Asia Catches .com Fever

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    Jain taught Asia what Silicon Valley has known for a long time: though going public is a fabulous way to cash in on the Internet, selling out to someone else can be a sure-fire moneymaker too. Satyam Infoway wanted content popular with overseas Indians to complement its own domestically oriented portal. IndiaWorld was pulling most of its 13 million monthly page views from outside the country. Jain got an unusual windfall because Satyam Infoway is paying the entire purchase price in cash, not in stock, which is more typical in such deals. His initial investment was $50,000.

    It was second-time lucky for Jain, who trained to be an engineer at Columbia University. In 1995, Ravi Database, the software-services company he founded in 1992, went broke. Chastened, Jain embarked on a soul-searching sabbatical in the U.S. What he found was inspiration. Jain noticed that thousands of Indian expatriates had little access to news from home. He figured the Internet was the ideal delivery system.

    The shy, bespectacled Jain set up IndiaWorld the same year with money saved from his job. "I wrote my business plan on Post-it notes," he jokes. The site was built almost entirely using public domain software, such as the free Linux platform, and it was maintained on widely available Apache servers. "In our entire five years, we bought only three software packages--Windows, Office and Photoshop," he boasts.

    The first two years were spent persuading advertisers to take a flyer. Typically, IndiaWorld managed to grow handily in terms of hits while its profit last year was an imperceptible $58,000. But IndiaWorld earned buzz, and Jain suddenly found himself courted by angel investors, foreign venture capitalists and banks eager to lend. In the end, he decided to get out of the game entirely by selling to Satyam Infoway, one of the largest Internet service providers in India, which doesn't allow foreign competition in the field. "We already have a substantial audience in India," says chief executive R. Ramaraj, "and with IndiaWorld, we have acquired an India-interest audience globally."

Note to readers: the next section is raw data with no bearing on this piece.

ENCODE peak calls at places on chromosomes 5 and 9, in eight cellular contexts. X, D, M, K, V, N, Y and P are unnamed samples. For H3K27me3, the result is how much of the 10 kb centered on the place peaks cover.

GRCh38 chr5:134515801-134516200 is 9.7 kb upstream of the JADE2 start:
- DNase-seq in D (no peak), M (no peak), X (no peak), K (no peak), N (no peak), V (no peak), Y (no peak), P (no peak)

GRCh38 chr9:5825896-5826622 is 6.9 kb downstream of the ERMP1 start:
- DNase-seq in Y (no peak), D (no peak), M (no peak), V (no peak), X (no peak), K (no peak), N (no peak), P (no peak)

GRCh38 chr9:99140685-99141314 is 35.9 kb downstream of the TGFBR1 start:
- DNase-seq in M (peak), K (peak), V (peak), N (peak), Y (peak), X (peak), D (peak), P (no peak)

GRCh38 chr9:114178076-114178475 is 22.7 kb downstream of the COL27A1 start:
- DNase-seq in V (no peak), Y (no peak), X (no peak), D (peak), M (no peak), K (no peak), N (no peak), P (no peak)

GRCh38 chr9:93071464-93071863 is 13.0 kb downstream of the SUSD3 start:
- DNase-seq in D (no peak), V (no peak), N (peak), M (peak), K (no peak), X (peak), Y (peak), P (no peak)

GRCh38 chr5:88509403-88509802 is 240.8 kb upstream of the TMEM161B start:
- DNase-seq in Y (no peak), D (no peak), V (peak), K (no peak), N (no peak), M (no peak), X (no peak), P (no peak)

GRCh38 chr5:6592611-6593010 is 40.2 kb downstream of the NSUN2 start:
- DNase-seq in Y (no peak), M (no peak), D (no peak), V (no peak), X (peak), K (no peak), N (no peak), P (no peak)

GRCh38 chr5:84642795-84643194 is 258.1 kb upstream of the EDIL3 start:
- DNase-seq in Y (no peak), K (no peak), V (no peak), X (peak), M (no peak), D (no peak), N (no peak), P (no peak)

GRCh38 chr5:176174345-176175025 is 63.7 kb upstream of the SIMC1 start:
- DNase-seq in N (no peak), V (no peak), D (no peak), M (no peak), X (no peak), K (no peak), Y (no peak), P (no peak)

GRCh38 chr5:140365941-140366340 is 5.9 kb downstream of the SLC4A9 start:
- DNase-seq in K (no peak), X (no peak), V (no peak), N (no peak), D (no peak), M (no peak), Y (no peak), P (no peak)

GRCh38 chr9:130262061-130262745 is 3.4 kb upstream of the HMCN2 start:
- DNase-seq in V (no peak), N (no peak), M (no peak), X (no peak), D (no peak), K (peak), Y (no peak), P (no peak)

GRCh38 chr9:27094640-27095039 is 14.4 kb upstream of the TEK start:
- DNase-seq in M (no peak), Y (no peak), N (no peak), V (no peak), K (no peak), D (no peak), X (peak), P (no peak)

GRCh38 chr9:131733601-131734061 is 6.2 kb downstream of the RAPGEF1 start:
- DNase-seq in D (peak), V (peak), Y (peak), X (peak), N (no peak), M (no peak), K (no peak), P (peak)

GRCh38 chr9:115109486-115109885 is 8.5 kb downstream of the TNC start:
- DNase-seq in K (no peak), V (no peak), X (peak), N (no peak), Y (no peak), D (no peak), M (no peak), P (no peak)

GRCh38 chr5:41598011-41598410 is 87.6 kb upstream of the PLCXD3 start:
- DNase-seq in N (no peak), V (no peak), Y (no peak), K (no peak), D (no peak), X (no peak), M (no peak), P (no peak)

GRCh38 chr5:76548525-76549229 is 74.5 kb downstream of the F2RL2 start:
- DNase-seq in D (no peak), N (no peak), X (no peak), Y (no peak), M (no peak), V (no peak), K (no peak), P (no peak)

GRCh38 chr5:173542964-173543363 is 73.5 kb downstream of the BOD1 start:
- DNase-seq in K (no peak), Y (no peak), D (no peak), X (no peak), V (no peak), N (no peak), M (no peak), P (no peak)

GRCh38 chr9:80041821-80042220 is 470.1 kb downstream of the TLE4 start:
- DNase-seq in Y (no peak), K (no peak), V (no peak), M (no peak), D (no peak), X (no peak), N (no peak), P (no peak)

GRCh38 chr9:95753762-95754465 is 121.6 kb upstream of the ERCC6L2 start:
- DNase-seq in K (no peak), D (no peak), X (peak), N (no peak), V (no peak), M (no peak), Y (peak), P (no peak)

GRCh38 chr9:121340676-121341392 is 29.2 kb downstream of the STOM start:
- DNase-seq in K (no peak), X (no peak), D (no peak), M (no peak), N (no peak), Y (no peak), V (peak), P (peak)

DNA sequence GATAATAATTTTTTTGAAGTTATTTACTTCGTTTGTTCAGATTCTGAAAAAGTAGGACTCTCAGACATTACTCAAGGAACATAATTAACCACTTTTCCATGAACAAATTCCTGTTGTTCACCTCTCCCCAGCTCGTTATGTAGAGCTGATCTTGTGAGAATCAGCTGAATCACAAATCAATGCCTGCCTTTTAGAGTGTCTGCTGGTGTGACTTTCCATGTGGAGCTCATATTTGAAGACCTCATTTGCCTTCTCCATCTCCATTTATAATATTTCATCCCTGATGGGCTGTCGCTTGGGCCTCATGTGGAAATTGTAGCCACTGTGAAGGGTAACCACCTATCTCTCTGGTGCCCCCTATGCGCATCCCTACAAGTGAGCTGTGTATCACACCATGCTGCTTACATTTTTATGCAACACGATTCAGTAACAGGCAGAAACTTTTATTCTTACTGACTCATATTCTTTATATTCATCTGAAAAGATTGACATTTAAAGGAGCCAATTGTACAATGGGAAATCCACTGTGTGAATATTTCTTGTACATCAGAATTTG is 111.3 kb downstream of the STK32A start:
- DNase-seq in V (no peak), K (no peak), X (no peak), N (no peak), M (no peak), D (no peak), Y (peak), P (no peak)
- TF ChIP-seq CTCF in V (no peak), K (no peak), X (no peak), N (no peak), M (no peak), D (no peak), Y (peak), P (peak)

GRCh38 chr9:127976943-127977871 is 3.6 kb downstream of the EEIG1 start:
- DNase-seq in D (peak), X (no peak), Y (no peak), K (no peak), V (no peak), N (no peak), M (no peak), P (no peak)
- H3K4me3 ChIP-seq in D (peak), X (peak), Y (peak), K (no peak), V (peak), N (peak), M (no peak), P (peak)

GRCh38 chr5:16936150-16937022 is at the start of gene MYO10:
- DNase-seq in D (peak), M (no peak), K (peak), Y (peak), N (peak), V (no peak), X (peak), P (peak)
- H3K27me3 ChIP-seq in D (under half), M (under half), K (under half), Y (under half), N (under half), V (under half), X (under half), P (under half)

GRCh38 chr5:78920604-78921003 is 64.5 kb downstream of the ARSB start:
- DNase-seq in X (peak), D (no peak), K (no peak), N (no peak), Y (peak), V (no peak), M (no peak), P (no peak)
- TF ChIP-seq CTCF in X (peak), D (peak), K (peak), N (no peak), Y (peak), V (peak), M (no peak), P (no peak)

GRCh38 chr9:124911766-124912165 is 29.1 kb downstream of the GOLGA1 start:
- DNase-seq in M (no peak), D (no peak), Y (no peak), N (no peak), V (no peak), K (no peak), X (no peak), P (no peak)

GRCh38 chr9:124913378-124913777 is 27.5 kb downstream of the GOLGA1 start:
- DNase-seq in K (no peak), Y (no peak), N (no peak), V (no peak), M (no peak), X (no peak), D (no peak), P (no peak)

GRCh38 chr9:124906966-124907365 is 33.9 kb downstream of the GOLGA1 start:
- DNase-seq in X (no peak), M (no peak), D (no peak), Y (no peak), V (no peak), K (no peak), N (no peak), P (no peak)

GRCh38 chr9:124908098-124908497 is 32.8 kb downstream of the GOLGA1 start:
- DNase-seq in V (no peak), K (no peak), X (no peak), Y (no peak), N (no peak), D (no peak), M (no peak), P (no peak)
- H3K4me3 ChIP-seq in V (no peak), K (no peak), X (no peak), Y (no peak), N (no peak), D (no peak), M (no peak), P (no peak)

Satyam Infoway now claims 30 million page views a month, and its share price has doubled since the IndiaWorld purchase. The deal helped kick off an Internet frenzy among Indian entrepreneurs and financiers, which has been fanned by New Delhi's public commitment to develop India's information-technology sector. Dotcoms are sprouting across the country, spurred additionally by the entry of big international investment funds. Some Indian-born Silicon Valley programmers and engineers are finally coming home to put their skills to use. But Jain has been happy just to put his money in the bank.

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